Others feel that cheating is the only way to get through exams. Late night of study sessions and countless trips to the local coffee shop can leave students exhausted. Kate Alisea, a sophomore health care management major at Towson University, says that without a teacher-permitted cheat sheet, students might as well go into exams without having studied at all.

“Cumulative exams set you up for failure,” Alisea said. “Professors pull out these details from the beginning of the semester, but there’s no way you are going to remember all of it. I know it’s not good to cheat, but sometimes you have to. They ask the most obscure questions, and for what?”

With five final exams scheduled in a three day period, Alisea recalls several panic attacks she had during the days leading up to her tests. Though she said she used to cheat more in high school, the stakes are set too high in college for her to get caught.

University of South Carolina senior Kristen DiReda said the lack of preparation time within her busy schedule is why she and her friend shared answers on a take-home quiz. DiReda said that a short quiz was the least of her worries, and devoted most of her time to major assignments.

While some students cheat on smaller assignments, others use their discretion when it comes to cheating on exams and projects because they have been scared straight. Schisselbauer said that his habits from high school continued through to his academic career in college, but one close call during his final exams in his freshman year made him jump off the band wagon.

“One of my friends sent me an Excel spreadsheet with equations for a final I had,”

1Schisselbauer said. “But once she sent me the link I was just too scared to use it. Thank God I didn’t. Another friend of mine got the link too but he left the tab open in the classroom during the exam and the teacher found it. It was just too risky.”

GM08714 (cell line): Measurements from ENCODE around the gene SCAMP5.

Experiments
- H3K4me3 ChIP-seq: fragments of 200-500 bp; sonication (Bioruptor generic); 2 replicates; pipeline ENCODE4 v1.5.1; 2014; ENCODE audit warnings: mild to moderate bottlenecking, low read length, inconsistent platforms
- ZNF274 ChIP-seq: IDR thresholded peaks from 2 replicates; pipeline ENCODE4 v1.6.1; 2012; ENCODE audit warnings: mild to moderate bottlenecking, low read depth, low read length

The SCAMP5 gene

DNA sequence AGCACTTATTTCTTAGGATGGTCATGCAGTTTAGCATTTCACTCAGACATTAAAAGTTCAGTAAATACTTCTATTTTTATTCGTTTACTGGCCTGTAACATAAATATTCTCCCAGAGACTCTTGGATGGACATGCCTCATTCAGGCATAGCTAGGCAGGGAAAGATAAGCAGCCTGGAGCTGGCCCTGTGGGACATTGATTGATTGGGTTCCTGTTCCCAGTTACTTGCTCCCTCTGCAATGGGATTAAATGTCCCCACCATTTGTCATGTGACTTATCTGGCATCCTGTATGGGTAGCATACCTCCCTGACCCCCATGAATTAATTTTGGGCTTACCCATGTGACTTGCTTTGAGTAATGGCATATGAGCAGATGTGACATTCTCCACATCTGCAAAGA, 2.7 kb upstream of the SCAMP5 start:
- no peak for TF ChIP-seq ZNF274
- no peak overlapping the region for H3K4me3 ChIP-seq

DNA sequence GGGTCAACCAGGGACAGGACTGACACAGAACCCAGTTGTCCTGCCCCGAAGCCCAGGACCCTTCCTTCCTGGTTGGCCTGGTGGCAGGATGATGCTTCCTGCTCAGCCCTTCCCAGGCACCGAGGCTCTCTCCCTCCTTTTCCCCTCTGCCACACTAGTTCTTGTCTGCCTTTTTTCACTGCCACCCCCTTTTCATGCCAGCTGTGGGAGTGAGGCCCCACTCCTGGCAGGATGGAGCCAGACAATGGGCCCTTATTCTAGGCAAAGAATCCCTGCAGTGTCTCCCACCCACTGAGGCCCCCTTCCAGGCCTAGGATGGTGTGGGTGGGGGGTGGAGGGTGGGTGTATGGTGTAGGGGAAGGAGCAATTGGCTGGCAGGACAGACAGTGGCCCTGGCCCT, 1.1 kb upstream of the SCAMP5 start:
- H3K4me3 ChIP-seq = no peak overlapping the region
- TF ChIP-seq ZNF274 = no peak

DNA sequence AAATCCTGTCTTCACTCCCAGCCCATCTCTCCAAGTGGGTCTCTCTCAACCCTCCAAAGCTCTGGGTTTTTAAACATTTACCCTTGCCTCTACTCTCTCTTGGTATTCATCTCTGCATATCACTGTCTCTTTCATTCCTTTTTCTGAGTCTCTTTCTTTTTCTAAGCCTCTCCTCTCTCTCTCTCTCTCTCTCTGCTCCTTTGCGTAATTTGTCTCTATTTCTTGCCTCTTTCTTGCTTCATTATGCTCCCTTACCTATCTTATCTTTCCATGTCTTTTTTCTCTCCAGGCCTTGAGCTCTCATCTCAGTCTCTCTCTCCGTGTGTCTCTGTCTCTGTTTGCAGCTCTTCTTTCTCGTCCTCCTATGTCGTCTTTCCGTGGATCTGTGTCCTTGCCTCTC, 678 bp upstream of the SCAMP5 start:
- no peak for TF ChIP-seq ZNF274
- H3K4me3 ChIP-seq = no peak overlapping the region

Though the amount of students who have admitted to cheating has not changed in over 50 years, the method of catching them has. With the aid of the internet, colleges are able to use websites such as Turnitin and SafeAssign that detect certain percentages or similarities between books, articles or previous students’ work. Rechten said grading papers would take countless hours, but she wanted to be sure her students were academically honest.

“I had a boy in high school who cheated in order to get into the honors society,” Rechten said. “But it was out of my hands, there was nothing I could do. It’s pretty difficult to deal with.”

After the collegiate level, cheating, such as plagiarism, can be career ending. Award winning journalists have ruined careers, such as 1981 Pulitzer Prize winner Janet Cooke who admitted to fabricating a story about a missing young boy two days after she was given the award. Her career came to a screeching halt.

Sadly, the repercussions for cheating can be life changing. If caught, college students risk expulsion from their university which will be marked on their transcripts and jeopardize future academic plans. As to why some students cheat, there are too many reasons to count. However, one thing is for certain, cheating is not risk free.